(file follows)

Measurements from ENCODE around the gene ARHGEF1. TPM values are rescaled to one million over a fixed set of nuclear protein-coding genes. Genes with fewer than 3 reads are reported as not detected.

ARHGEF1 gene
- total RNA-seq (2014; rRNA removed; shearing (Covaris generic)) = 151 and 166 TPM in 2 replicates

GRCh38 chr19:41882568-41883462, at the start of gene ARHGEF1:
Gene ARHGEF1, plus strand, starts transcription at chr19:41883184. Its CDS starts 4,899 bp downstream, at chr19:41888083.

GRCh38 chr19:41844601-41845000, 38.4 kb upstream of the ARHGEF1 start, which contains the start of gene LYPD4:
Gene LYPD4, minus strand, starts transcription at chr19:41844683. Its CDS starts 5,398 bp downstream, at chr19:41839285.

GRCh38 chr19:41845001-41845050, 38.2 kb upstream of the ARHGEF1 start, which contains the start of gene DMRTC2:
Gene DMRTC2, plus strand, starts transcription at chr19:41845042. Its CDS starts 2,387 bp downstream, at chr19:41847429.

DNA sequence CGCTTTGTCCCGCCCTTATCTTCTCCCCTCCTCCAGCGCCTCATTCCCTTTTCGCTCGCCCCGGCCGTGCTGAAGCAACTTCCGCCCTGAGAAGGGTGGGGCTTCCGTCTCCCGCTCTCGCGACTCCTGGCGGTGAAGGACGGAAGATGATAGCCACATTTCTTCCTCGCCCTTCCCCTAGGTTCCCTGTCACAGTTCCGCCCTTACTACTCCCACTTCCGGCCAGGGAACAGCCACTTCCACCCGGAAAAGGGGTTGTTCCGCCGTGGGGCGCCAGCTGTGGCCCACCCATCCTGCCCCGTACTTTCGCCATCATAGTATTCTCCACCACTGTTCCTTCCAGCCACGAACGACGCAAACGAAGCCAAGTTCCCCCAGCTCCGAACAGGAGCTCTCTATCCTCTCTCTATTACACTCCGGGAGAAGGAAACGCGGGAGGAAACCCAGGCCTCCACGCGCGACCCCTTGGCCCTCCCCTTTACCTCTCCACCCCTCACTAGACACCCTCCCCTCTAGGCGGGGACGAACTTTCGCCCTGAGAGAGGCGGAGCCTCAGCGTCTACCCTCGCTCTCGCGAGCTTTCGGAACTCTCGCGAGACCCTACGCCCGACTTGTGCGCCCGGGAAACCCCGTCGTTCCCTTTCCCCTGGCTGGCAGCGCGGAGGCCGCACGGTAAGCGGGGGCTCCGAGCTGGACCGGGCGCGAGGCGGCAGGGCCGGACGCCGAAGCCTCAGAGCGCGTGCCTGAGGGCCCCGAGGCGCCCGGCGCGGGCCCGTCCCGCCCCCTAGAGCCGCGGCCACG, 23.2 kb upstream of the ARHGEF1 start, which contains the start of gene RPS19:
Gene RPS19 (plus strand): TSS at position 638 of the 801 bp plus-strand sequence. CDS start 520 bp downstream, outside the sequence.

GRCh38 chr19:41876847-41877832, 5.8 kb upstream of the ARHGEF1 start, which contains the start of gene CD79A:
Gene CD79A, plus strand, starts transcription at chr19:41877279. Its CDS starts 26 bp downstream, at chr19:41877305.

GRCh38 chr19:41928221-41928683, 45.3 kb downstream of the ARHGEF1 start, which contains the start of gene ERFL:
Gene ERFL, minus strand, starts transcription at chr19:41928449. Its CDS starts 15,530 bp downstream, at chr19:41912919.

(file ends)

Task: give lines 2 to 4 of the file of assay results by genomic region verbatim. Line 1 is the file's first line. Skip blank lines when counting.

ARHGEF1 gene
- total RNA-seq (2014; rRNA removed; shearing (Covaris generic)) = 151 and 166 TPM in 2 replicates

GRCh38 chr19:41882568-41883462, at the start of gene ARHGEF1: